May 27, 2008 (CIDRAP News) – Indonesia’s health minister asserted yesterday that 112 other nations at a meeting in Geneva last week expressed support for her country’s position on avian influenza virus sharing, according to an Indonesian newspaper.At a press conference in Jakarta yesterday, Siti Fadilah Supari said support for Indonesia’s sample-sharing proposals came on May 21 at a Non-Aligned Movement (NAM) health ministers meeting, which was held alongside the World Health Organization’s (WHO) annual meeting in Geneva, the Jakarta Post reported today. The NAM, founded in 1955, is an organization of countries that consider themselves not aligned with or against any superpower. Supari said representatives of 112 countries at the NAM health ministers meeting supported Indonesia’s demands.”We received moral and political support from health ministers from England, Russia, Iran, and Australia,” Supari said, according to the Post report. The NAM Web site does not list England or Australia among its 118 member countries.In early 2007, Indonesia announced it had stopped sharing H5N1 influenza virus samples with the WHO out of concern that developing countries that share such samples will not have access to vaccines that drug companies in rich countries may produce from the samples. The country has shared only a few samples since then. It has pushed for new virus-sharing policies that it considers more transparent and fair to it and other developing nations.Supari continues talks with USDuring the WHO’s annual World Health Assembly, Supari urged world health officials to replace the WHO’s virus-sharing system, saying it favors developed nations, the Post reported. Also during the meeting, she met with US Health and Human Services Secretary Mike Leavitt to discuss possible solutions to the virus-sharing impasse, in a continuation of talks that had begun in April.Leavitt mentioned the latest talks at a May 19 press conference in Geneva. “Actually, not a great deal changed as a result of our meeting today,” he told reporters, according to a transcript published on the US State Department Web site.He emphasized that the United States wants to help forge needed improvements in the sample-sharing system. “What we aren’t willing, of course, to do is engage in any system that would involve compensation for virus samples,” he said. “This is a 60-year-old tradition. That’s one of the greatest public health successes in history.”A progress report on multilateral efforts to settle the sample-sharing issue, including ideas raised at the World Health Assembly, is expected in July, Leavitt said. A WHO working group dedicated to solving the problem, which has met several times, will meet again in November. “And we’re hopeful that by November of this year we’ll have a protocol under which that [virus sharing] can be done,” Leavitt said.In a recent book, Supari accused the United States of planning to make a biological weapon out of the H5N1 virus and charged that the United States and the WHO have conspired to profit from H5N1 vaccines.Genetic data to be shared Indonesia recently announced it would begin sharing H5N1 viral sequences with a new public database, the Global Initiative on Sharing Avian Influenza Data (GISAID), which was formed by a group of 70 scientists and health officials to promote greater sharing of H5N1 sequences.GISAID has said the public can freely access the database, which includes both human and animal H5N1 sequences, after they register and agree to share and credit the use of others’ data, analyze findings jointly, publish results collaboratively, and refrain from pressing intellectual property rights issues that relate to diagnostic, drug, and vaccine developments.Experts have praised the new development, but some have said that having actual H5N1 isolates is more useful because they are needed to make seed strains for vaccines and are critical for determining antigenicity, transmissibility, and pathogenicity.See also:Apr 17 CIDRAP News story “HHS secretary blogs on impasse with Indonesia”May 19 CIDRAP News story “Experts welcome Indonesia’s vow to share H5N1 data”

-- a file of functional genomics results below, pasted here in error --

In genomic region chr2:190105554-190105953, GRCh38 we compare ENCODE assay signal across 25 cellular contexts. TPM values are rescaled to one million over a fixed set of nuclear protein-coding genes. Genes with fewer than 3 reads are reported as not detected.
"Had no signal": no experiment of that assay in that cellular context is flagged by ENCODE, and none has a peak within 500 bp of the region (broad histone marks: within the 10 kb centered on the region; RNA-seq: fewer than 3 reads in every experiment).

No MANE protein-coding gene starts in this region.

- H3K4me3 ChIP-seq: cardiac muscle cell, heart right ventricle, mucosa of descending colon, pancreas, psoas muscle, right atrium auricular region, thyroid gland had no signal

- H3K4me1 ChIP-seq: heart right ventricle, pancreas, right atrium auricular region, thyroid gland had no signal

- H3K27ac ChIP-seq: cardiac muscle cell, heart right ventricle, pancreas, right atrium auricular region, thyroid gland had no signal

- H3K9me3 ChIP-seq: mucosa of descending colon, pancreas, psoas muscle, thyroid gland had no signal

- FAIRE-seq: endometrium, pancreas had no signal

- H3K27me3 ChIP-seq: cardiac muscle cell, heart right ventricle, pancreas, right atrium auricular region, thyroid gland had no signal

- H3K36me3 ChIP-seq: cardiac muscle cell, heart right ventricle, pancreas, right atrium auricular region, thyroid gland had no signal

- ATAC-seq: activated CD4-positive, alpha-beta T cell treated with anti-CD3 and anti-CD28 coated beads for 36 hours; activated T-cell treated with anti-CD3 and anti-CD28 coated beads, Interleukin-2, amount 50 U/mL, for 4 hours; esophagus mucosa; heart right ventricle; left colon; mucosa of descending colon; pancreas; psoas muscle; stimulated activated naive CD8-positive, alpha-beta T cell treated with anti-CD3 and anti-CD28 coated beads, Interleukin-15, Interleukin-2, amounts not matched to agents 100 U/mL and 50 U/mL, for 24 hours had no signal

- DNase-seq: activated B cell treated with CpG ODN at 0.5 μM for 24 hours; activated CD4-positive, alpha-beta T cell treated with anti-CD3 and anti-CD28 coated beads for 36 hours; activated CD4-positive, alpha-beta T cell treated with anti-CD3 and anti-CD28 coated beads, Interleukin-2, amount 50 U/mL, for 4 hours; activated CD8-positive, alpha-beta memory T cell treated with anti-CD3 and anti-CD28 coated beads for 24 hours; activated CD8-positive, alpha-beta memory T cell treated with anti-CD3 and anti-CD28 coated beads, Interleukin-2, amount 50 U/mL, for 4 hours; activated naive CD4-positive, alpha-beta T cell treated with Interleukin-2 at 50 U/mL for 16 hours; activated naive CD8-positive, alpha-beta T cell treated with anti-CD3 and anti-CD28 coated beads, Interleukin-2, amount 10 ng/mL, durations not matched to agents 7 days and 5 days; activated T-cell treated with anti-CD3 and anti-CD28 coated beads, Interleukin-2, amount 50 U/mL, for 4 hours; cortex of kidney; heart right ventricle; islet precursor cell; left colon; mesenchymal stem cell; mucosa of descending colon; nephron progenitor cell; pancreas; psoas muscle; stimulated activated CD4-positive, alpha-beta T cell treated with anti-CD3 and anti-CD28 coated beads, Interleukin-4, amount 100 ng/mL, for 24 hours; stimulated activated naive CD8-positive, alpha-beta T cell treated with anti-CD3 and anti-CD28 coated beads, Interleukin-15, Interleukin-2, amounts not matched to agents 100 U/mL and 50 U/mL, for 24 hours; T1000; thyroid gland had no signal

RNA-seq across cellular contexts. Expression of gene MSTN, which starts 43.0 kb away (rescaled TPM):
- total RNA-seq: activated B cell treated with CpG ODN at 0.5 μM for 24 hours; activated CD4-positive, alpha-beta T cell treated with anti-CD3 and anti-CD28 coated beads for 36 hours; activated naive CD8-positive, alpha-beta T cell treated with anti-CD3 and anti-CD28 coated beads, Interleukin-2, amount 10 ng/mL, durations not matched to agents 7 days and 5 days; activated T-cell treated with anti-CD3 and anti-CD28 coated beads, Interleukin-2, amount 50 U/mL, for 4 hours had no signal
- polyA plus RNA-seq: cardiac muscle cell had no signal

Press Association Tony Pulis played down West Brom’s win over his former side Stoke – but insisted the Baggies should have scored more. Brown Ideye’s header – his seventh goal of the season – earned the hosts a deserved 1-0 win over the poor visitors. Ideye was denied a second by an offside call and referee Michael Oliver ignored huge claims for a penalty when Geoff Cameron felled Craig Dawson. He said: “Ben had come off with a knee problem, he felt his knee go from under him and we’ll have to get him checked, we need him fit. “Browny has also taken a knock. He has been good for us. We have only got two strikers Saido (Berahino) and Brown, we have got all these results with just two strikers. They look a good pair.” The Potters had been aiming for a fourth straight win, after rising to eighth in the table, but while Jonathan Walters forced a smart save from Myhill they failed to fire. It was just their third defeat in the last 12 league games but boss Mark Hughes admitted he told some home truths at half-time. He said: “It’s fair to say I wasn’t best pleased. We got a little bit of a reaction but we didn’t maintain it. We lacked quality in the final third. “We didn’t play particularly well, we started slowly. “We didn’t ask any questions against a West Brom side who were quite comfortable defending what we were able to produce. We had a slight reaction, possibly to my words, but didn’t maintain it. “That’s a disappointment for us because we have been playing well and I didn’t see the performance coming. We know we’re better than that. “Unfortunately on the day we haven’t been able to produce what we have produced in recent weeks.” It was also West Brom’s first home win over the Potters since 2003 and moved them 11 points clear of the Barclays Premier League drop zone. But Pulis insisted the Baggies should have been home and dry long before the final whistle. “The disappointing thing is we had to wait until the 95th minute to take a sigh of relief, it should have been over before that,” said Pulis, who also beat Stoke 1-0 as Crystal Palace boss last season. “The penalty in the second half, Michael will look at that and be very disappointed, it was as blatant a penalty as I have seen for a long time. “With the offside goal I thought the keeper had touched it, as soon as he does Brown – from what they tell me – is onside again. “It’s three points, I had a great 10 years at Stoke, a wonderful journey, I left it in a very sound financial and good position. We did wonderful things there from a club which was 14th or 15th in the Championship. “To take it to where it went was wonderful and it will be years I will always remember but today was about West Brom getting the three points.” But Ben Foster was forced off in the second half, being replaced by Boaz Myhill, and Pulis also has worries over goalscorer Ideye.